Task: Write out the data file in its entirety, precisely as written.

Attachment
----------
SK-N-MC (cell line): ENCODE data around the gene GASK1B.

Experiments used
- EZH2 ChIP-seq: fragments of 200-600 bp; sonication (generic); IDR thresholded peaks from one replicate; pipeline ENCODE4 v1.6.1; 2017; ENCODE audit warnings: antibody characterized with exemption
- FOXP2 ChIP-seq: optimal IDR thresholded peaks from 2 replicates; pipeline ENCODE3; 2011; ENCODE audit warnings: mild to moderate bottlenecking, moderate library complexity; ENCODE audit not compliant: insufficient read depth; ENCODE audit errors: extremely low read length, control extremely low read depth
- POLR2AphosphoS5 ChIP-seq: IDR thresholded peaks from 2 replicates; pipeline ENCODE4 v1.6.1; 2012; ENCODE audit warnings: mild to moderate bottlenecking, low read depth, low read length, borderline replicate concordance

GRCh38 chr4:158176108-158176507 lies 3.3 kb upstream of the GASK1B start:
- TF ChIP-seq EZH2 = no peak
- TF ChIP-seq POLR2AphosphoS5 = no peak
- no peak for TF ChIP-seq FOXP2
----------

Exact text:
SK-N-MC (cell line): ENCODE data around the gene GASK1B.

Experiments used
- EZH2 ChIP-seq: fragments of 200-600 bp; sonication (generic); IDR thresholded peaks from one replicate; pipeline ENCODE4 v1.6.1; 2017; ENCODE audit warnings: antibody characterized with exemption
- FOXP2 ChIP-seq: optimal IDR thresholded peaks from 2 replicates; pipeline ENCODE3; 2011; ENCODE audit warnings: mild to moderate bottlenecking, moderate library complexity; ENCODE audit not compliant: insufficient read depth; ENCODE audit errors: extremely low read length, control extremely low read depth
- POLR2AphosphoS5 ChIP-seq: IDR thresholded peaks from 2 replicates; pipeline ENCODE4 v1.6.1; 2012; ENCODE audit warnings: mild to moderate bottlenecking, low read depth, low read length, borderline replicate concordance

GRCh38 chr4:158176108-158176507 lies 3.3 kb upstream of the GASK1B start:
- TF ChIP-seq EZH2 = no peak
- TF ChIP-seq POLR2AphosphoS5 = no peak
- no peak for TF ChIP-seq FOXP2